"state": "Ohio",
"state abbreviation": "OH",
"latitude": "39.1072"

This information can then be used to request the weather from

Gathering Weather Information

The next step in the workflow is to add another HTTP data node to request the weather. This web request needs to include the latitude and longitude from the previous location request.

The first thing that you need to do to use is signup and get a API key. The developer API allows you to make 1,000 requests per day. This should be enough for this application and most others.


This node should be setup to send a GET request to the url "
{{ data.location.body.places.0.latitude }},
{{ data.location.body.places.0.longitude }}
". The value right after /forecast/ should be your API key. The two other pieces of information in the request includes the latitude and longitude of the location received in the previous step. The node also needs to put the response on "" in the payload. This will allow you to refer to the forecast in the final step.


For reference the payload will look something like this:

"data" : {
"weather": {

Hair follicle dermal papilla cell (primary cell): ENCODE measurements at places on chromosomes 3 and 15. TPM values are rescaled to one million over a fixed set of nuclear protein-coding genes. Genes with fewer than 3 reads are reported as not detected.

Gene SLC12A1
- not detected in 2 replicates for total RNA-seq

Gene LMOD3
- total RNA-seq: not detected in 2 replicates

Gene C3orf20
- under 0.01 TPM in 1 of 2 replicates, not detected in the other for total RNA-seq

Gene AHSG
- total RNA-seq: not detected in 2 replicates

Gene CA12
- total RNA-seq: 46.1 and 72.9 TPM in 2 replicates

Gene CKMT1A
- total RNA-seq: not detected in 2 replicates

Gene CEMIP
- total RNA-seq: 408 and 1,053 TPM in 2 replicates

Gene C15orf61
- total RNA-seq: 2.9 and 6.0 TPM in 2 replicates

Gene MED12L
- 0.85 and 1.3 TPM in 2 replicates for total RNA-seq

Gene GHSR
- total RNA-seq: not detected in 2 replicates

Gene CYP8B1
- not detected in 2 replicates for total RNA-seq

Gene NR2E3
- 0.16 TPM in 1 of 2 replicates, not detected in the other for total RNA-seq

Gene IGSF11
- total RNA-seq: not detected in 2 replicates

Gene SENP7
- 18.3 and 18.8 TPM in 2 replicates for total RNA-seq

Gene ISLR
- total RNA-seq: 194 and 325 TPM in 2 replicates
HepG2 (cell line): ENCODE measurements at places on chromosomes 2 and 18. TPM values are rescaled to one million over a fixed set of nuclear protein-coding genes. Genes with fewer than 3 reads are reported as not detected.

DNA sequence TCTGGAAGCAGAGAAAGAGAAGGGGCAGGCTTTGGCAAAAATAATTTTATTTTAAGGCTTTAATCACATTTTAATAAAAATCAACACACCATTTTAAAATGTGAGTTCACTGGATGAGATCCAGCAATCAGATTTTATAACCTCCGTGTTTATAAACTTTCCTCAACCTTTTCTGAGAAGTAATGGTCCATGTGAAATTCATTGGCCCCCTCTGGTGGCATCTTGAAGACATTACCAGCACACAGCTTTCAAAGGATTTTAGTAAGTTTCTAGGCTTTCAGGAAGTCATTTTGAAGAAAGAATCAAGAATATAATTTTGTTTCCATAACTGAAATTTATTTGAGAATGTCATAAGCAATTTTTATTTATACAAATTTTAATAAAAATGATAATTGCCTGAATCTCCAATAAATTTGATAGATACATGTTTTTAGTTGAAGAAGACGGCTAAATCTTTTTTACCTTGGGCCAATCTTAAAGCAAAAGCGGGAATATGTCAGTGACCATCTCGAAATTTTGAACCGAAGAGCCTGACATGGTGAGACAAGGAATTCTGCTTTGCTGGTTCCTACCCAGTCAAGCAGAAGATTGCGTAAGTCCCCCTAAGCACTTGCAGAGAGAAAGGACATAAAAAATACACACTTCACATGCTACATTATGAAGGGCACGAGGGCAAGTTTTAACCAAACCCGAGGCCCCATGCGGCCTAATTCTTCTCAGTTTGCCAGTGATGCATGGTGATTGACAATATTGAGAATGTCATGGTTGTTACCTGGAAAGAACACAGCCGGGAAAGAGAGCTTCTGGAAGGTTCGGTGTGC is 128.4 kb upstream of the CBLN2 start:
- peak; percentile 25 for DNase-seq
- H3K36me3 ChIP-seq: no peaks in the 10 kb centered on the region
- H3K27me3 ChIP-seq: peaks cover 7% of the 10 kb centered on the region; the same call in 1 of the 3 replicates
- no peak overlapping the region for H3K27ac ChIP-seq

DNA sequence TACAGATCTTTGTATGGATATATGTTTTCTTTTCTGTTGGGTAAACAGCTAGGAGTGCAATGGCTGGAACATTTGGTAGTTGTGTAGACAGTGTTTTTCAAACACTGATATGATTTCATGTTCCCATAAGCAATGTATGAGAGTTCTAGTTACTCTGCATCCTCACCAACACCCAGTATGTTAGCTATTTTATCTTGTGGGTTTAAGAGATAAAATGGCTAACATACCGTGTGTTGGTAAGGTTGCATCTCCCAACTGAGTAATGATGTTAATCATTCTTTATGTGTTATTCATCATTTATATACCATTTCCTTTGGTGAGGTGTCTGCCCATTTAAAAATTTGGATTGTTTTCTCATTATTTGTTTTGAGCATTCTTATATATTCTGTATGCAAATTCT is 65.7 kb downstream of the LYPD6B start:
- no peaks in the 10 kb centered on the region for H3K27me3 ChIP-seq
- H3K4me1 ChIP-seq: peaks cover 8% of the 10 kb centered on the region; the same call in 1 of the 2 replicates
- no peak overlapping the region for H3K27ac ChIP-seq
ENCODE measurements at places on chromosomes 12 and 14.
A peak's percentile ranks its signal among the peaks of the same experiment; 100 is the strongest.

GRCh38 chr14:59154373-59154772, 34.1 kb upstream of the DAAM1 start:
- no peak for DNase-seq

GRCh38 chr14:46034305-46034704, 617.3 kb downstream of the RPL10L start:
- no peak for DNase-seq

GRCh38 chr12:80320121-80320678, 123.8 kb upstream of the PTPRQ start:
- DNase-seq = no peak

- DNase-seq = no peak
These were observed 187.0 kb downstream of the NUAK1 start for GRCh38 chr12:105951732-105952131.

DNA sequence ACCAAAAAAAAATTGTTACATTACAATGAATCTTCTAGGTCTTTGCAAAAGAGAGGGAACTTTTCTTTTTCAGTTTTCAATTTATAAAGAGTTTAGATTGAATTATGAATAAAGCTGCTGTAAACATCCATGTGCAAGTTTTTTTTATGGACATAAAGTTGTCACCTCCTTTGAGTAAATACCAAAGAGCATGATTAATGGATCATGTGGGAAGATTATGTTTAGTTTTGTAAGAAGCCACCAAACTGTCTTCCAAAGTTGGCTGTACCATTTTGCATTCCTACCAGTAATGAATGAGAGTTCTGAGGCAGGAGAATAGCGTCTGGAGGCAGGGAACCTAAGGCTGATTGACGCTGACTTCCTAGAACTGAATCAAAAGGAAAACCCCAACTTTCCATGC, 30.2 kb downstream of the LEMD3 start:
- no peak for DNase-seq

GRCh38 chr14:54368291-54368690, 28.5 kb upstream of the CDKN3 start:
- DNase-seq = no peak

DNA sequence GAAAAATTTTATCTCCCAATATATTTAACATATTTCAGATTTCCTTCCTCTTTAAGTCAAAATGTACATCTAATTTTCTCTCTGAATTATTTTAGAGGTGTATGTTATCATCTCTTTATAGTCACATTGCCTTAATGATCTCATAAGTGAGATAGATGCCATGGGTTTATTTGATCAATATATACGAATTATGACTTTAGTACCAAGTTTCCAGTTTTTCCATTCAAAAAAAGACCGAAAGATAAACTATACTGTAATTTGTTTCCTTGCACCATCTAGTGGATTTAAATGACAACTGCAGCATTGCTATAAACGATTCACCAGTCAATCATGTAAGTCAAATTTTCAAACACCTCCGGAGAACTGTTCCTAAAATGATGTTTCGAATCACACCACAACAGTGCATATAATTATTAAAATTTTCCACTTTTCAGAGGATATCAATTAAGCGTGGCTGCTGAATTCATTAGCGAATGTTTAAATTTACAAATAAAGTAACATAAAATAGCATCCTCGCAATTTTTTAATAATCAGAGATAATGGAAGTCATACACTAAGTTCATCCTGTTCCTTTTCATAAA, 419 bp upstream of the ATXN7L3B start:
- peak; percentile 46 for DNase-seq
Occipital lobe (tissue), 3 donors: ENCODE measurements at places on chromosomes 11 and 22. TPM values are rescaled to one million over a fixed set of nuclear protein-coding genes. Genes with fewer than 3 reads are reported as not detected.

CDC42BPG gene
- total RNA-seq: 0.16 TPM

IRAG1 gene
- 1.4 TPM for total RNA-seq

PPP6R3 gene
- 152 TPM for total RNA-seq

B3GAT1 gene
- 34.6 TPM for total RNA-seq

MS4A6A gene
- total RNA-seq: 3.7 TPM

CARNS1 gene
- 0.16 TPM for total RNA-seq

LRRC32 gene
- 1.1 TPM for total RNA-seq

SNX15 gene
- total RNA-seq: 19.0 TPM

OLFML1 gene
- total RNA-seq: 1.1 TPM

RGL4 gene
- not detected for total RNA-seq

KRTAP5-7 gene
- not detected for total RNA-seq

"body": {
"latitude": 39.1072,
"longitude": -84.502,
"timezone": "America/New_York",
"offset": -4,
"currently": {
"time": 1464095203,
"summary": "Clear",
"icon": "clear-day",
"nearestStormDistance": 0,
"precipIntensity": 0,
"precipProbability": 0,
"temperature": 60.68,
"apparentTemperature": 60.68,
"dewPoint": 52.47,
"humidity": 0.74,
"windSpeed": 1.62,
"windBearing": 199,
"visibility": 8.35,
"cloudCover": 0.05,
"pressure": 1019.19,
"ozone": 345.13

It will include a number of other items in it as well.

Sending Weather Information Text

The final piece of this workflow and application is sending the weather forecast back to the original sender. You will utilize another Twilio node to achieve this.

You need to setup the node using the same settings as the earlier node. This includes a message like:

"Currently in {{ data.location.body.places.0.[place name] }} it's
{{ }} and
{{ }}˚F"

The above message includes a number of items from previous steps including the location found and the current forecast.


If everything is hooked up correctly in the workflow you should be able to text your Twilio number a zip code and see a response of the weather. Don't forget to deploy your workflow. It takes a few seconds for the API looks, which is why we included the earlier Twilio node.

Finishing Up

If everything in your Twilio and Losant application is working correctly you should be able to get the weather for pretty much anywhere. The final product looks something like:


Now, you can imagine doing just about anything with putting Twilio and Losant together. You could text a number to open your garage door or turn on your home lights. The possibilities on endless. Let us know in the comments if you explore extensions of this idea.